In the Caribbean, Indo Pacific Red Lionfish have no natural predators; they are skilled at out-competing the native species like the Nassau grouper and are eating an unsustainable amount of juvenile reef fish. A single adult female can lay as many as 30,000 eggs every four days. Native to the tropical waters of the Pacific Ocean, the fish is said to have been accidentally released in the Carolinas and for the past several years has been invading the waters off the Florida Keys and Cayman Islands. Since 2008, the Cayman Islands have been fighting these glutinous eaters as they prey on the fish that maintain the health of the Islands’ reefs.
“Stings from the spines of the red lionfish’s dorsal fin are rarely fatal, but can be uncomfortable and cause nausea so they must be handled by licensed fishermen,” explains Jason Washington of Ambassador Divers. “The good news is that it is completely safe to consume once the venomous spines are carefully removed. The Lionfish Safari will help keep the population under control to preserve the health and beauty of the reefs, all the while providing fun and adventure.”
For two days before the much anticipated Taste of Cayman culinary event this past January, more than 100 divers assembled by Washington, in partnership with the Department of the Environment, to remove what amounted to 300 pounds of lionfish meat. Using the catch the main ingredient for his event tasting station, chef Tennant prepared Lionfish Escabeche, Cayman-style, with roasted tomato, Worcestershire, pickled vegetables, avocado, extra virgin olive oil, scallion, and cilantro.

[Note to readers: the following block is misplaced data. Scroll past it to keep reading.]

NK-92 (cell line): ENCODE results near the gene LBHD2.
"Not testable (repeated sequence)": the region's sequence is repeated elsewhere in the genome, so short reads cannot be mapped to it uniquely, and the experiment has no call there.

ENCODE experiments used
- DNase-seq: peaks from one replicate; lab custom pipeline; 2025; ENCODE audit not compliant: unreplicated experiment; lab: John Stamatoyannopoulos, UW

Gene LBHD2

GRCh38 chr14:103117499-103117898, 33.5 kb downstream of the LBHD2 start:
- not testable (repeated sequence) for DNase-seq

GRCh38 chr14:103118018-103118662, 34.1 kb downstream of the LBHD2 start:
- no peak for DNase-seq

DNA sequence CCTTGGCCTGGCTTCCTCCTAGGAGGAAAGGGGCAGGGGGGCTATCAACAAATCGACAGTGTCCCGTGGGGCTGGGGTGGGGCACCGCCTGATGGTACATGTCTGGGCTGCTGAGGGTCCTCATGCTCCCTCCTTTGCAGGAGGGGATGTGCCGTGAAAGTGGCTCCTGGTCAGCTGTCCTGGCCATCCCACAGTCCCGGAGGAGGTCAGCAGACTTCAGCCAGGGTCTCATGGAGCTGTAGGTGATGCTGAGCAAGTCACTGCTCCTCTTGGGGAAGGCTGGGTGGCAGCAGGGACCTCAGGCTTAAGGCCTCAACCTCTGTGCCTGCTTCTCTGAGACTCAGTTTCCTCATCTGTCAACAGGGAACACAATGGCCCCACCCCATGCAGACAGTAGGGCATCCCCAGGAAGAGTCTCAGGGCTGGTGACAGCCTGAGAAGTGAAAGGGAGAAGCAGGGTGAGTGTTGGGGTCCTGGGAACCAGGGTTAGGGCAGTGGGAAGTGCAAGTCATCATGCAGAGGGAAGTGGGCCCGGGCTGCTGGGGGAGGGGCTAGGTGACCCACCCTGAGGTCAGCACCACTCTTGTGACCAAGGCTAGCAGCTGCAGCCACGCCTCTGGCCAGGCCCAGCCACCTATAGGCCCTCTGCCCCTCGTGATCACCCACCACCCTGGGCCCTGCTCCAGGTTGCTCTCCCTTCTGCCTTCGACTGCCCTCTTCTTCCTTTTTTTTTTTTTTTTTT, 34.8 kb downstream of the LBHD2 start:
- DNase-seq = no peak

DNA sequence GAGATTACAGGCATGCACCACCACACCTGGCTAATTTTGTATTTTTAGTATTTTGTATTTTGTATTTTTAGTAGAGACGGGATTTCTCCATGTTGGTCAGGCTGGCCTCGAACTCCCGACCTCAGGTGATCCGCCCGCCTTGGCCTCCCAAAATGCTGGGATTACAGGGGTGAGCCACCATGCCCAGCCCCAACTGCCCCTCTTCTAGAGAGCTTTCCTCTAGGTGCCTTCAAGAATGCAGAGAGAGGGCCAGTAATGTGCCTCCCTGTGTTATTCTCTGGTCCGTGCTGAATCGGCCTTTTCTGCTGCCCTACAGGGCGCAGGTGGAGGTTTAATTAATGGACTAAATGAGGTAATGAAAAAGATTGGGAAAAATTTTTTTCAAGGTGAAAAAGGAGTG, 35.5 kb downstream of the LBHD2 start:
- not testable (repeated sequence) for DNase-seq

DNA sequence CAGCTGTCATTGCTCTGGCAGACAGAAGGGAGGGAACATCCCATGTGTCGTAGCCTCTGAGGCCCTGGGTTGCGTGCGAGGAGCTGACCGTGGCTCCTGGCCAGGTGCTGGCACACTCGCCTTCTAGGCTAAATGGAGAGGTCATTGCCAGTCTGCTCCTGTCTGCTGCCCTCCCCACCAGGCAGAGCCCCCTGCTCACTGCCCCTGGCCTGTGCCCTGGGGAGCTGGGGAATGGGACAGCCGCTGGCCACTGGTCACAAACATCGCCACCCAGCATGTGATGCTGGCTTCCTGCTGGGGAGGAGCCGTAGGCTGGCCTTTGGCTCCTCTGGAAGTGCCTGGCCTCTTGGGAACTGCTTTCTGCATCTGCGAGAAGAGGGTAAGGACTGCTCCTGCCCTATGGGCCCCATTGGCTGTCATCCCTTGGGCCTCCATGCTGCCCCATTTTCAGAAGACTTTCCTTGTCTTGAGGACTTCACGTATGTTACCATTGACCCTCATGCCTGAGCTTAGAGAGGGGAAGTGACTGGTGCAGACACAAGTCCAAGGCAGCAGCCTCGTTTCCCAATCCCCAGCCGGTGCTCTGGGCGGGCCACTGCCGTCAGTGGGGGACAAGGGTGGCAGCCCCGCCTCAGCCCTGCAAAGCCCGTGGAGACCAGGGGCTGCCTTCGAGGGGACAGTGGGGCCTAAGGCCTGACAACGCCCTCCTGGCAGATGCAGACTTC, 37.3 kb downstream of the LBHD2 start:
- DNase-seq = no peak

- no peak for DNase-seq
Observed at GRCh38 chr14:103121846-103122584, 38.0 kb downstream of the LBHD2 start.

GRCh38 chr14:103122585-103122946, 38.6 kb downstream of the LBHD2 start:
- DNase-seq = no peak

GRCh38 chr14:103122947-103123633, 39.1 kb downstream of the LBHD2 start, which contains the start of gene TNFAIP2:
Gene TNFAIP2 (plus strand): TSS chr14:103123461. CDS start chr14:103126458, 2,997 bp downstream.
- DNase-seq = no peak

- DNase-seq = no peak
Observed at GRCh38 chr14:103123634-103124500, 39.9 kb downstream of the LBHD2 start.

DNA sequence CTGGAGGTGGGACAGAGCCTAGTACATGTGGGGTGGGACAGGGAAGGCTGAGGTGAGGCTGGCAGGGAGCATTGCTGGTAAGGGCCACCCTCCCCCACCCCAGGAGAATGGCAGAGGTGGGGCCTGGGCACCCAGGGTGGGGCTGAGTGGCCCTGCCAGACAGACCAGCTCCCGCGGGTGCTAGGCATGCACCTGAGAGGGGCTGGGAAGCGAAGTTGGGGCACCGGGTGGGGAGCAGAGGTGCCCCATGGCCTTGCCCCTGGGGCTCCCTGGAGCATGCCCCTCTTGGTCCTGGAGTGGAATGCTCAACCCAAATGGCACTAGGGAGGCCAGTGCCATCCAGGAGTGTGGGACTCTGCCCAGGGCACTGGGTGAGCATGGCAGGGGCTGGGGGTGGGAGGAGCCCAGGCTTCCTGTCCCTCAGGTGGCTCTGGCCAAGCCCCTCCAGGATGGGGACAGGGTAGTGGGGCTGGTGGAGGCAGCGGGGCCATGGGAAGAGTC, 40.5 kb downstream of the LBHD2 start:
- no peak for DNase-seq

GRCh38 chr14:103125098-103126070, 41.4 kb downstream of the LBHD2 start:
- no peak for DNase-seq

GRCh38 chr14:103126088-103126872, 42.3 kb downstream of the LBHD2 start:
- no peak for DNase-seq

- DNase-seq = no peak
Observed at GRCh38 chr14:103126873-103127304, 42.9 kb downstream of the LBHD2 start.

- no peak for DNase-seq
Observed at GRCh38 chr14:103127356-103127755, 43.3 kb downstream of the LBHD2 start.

In recognition of its efforts, Michael’s Genuine Food & Drink Grand Cayman received a Certificate for Environmental Conservation Efforts from the Taste of Cayman Committee. Since then, Tennant and Washington have posted WANTED notices encouraging divers to catch the lionfish and deliver it to the restaurant for a ransom.
“I was thrilled when Jason approached us with the safari idea, because we’ve had great feedback from our customers since Taste, as I try new lionfish preparations,” explains Tennant. “I’m excited to have a new fish to work with that also helps preserve the local environment. We’re always looking for ways to get more product in-house, so when we can connect with customers and educate them in a fun and engaging way, too, it’s a win, win.”
The excursion can be booked any day of the week excluding Fridays by calling Ambassador Divers at 345.949-4530 or 345.916.1064. Guests will be picked up from their hotel at 7:45 a.m., returning to the dock at noon. Price is US $1,200 for up to 6 people, which includes a privately-chartered boat, tanks, all dive gear, and a multi-course meal that same evening at Michael’s Genuine Food & Drink with a champagne toast.
Guests will discover their custom dinner menu upon arrival. From a chef’s point of view, lionfish is a versatile and easy fish to work with, friendly to many styles of preparation. Like snapper, it has a nice, thin skin, which when left on, pan-fries and sears crisp; remove the skin and toss in tempura batter for a light deep fry or in citrus juice for ceviche. Fried and pickled in vinegar for escabeche is very good, too – even simply seasoned with salt, pepper and olive oil in the restaurant’s wood-burning oven.